More than 150 people were reported injured on Sunday after an earthquake with a magnitude of 7.3 hit northeastern Japan late Saturday night.
No deaths have occurred related to the quake that took place at 11:07 p.m. Saturday local time, logging Upper 6 on Japan's seismic intensity scale that peaks at 7 in parts of Fukushima and Miyagi prefectures, the government said.
Although no tsunami has accompanied the temblor, the quake has caused blackouts, water cuts and bullet train suspensions in stricken areas.
The quake was also felt in several other areas including the country's capital Tokyo.
Apart from Fukushima and Miyagi prefectures, injuries were also reported in six others, including Chiba, Kanagawa and Saitama, which all neighbor Tokyo.
According to Tokyo Electric Power Company Holdings Inc., water in a used nuclear fuel pool spilled over but has not leaked in the Fukushima Daiichi Power plant, which has suffered nuclear meltdowns in a massive earthquake and tsunami catastrophe that hit the region 10 years ago.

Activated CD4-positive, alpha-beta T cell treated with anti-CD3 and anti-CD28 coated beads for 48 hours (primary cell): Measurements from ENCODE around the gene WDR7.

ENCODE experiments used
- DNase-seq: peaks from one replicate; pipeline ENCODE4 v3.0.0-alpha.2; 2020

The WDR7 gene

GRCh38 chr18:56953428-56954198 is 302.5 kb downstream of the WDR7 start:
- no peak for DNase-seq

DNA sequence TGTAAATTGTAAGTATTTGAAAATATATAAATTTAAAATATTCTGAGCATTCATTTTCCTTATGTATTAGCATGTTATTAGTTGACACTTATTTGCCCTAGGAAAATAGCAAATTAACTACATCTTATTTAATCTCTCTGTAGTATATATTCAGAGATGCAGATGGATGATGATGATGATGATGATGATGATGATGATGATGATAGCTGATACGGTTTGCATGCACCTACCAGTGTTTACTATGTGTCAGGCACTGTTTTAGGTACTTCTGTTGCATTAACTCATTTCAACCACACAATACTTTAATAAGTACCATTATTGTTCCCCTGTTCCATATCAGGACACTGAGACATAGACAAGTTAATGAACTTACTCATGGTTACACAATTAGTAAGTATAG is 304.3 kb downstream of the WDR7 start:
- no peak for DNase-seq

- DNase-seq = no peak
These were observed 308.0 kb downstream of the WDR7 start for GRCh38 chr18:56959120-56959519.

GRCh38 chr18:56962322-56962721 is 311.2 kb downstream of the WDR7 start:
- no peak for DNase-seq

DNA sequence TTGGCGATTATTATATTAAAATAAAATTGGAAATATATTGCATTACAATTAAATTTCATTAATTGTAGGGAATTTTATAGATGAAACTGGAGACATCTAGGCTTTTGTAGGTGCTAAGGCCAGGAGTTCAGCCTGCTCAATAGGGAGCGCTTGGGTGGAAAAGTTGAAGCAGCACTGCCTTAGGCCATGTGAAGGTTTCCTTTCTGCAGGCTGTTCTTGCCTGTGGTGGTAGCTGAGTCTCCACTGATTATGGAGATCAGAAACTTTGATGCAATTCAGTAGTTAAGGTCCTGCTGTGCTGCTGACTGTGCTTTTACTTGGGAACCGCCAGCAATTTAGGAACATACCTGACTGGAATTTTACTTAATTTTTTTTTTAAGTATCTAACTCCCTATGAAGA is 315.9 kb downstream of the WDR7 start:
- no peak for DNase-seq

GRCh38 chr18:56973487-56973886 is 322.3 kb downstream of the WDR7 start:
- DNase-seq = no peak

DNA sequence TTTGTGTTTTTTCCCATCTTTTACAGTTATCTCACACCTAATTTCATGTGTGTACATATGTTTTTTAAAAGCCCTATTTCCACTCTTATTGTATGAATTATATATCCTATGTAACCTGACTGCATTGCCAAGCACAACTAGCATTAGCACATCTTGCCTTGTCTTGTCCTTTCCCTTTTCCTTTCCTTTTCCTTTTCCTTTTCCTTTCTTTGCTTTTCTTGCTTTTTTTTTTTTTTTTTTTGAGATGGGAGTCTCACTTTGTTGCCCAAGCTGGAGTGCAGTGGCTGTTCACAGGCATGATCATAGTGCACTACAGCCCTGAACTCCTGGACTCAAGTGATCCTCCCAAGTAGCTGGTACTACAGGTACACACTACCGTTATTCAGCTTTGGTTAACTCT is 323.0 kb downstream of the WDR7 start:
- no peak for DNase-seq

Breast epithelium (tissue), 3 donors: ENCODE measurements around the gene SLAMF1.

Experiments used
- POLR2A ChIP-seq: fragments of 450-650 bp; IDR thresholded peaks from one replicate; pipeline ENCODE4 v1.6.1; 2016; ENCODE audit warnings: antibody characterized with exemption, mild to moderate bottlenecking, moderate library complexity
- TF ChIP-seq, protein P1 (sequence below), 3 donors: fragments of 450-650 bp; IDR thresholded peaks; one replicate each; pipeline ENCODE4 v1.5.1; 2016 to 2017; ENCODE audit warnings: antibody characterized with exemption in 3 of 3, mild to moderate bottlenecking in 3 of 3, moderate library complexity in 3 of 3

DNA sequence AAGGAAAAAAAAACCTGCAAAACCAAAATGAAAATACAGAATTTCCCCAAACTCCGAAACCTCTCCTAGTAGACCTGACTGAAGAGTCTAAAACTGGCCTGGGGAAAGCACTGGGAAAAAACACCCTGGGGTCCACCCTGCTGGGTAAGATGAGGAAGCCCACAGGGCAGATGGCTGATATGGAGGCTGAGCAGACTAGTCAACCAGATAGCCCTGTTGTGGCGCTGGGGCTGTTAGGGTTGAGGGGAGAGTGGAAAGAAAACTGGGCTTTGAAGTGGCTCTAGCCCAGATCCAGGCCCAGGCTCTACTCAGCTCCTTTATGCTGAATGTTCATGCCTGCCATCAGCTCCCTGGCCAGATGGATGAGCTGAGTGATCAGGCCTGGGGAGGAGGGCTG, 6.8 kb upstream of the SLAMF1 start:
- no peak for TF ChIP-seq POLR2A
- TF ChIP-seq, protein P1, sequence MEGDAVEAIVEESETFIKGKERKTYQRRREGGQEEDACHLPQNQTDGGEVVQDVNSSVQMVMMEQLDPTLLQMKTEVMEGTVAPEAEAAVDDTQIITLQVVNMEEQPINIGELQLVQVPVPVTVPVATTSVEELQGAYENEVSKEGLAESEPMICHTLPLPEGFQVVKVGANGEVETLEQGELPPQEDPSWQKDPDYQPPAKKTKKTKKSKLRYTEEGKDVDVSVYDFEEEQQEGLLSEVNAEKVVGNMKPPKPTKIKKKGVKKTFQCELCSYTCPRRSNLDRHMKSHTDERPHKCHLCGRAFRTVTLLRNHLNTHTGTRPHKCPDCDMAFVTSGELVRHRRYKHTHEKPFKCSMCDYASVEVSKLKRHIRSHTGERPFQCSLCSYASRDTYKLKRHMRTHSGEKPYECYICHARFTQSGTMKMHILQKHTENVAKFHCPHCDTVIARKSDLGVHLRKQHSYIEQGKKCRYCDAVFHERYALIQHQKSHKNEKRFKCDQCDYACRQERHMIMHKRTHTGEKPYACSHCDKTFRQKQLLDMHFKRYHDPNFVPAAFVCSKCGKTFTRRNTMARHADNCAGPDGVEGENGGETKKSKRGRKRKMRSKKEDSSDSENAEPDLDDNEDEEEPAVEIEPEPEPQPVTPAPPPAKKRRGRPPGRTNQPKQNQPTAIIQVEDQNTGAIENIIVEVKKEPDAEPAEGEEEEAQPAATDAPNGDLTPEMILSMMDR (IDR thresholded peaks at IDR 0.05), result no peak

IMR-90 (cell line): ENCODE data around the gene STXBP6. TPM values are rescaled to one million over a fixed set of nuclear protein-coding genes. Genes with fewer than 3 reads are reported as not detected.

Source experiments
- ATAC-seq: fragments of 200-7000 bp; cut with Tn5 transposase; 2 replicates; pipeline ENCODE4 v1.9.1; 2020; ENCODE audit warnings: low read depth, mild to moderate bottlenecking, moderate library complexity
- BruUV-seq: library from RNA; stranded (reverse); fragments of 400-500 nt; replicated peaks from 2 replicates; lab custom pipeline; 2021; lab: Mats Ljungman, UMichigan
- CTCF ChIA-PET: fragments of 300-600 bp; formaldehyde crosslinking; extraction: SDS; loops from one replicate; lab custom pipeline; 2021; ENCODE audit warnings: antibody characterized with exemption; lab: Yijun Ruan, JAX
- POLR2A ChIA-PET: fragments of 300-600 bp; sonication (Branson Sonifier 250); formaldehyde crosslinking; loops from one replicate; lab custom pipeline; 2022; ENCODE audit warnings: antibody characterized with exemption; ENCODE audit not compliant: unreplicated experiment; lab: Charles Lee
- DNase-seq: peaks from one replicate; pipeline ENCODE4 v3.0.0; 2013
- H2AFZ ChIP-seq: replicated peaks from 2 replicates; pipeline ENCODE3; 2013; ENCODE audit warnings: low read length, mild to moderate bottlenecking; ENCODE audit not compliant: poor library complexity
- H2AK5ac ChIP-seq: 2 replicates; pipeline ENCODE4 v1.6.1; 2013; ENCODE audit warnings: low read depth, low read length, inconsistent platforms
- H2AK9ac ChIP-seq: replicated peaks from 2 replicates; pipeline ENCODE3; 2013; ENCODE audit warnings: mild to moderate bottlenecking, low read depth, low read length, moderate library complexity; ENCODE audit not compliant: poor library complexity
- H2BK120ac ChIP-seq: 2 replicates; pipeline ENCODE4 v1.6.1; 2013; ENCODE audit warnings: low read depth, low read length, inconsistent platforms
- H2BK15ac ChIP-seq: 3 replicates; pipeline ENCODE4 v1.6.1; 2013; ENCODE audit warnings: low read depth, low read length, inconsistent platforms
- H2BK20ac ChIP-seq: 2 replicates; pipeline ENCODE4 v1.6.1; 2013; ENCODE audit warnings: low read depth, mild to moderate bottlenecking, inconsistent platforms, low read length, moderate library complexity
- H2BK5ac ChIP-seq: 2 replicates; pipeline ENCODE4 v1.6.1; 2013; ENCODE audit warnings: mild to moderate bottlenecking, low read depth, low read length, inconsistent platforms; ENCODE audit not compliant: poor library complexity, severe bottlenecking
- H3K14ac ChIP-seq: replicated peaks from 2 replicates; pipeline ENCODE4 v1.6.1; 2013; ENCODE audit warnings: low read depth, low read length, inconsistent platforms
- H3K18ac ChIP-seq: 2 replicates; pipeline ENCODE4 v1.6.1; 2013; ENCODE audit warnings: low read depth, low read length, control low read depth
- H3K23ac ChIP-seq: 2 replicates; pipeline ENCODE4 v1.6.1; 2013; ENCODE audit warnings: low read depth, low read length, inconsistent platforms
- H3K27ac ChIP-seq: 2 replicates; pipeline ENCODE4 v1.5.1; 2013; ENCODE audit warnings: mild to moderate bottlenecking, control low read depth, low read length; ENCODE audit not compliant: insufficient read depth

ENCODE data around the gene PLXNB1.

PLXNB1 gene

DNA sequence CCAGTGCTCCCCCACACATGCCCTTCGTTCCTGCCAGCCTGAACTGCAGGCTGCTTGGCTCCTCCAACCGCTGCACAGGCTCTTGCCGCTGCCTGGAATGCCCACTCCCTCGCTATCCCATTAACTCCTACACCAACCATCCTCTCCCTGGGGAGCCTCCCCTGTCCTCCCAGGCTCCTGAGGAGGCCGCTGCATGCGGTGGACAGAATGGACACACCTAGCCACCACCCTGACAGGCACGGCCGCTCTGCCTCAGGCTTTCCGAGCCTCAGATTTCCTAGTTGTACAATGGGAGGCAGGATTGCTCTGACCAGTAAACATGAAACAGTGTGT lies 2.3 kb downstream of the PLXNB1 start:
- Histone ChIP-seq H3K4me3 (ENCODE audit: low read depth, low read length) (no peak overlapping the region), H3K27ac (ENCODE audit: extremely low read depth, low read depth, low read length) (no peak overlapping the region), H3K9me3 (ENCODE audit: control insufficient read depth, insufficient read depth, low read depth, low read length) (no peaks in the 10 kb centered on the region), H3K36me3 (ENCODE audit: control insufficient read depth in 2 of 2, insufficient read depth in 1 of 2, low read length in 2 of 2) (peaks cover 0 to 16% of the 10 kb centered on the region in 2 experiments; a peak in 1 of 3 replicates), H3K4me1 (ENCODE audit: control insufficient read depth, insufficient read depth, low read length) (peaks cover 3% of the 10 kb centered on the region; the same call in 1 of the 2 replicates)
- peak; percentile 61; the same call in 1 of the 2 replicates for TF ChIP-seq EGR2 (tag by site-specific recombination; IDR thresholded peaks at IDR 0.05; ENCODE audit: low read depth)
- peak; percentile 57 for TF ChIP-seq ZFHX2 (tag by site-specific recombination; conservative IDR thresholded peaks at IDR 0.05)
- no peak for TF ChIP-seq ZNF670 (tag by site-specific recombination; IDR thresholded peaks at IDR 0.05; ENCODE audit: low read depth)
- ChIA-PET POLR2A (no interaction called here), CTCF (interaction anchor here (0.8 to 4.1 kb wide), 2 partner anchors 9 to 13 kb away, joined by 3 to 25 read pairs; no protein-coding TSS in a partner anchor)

Other nuclear utilities have reported no irregularities so far.
Japanese Prime Minister Yoshihide Suga said at a meeting of Cabinet members that the government has received reports of many injuries but no deaths.
He urged people to stay alert, noting quakes with a seismic intensity scale of Upper 6 could happen over the next seven days or so.
"We want people to take action swiftly without letting their guard down by paying close attention to information provided by local authorities," said Suga.
Up to 950,000 households were left without electricity at one point, but the blackouts had been solved by Sunday afternoon.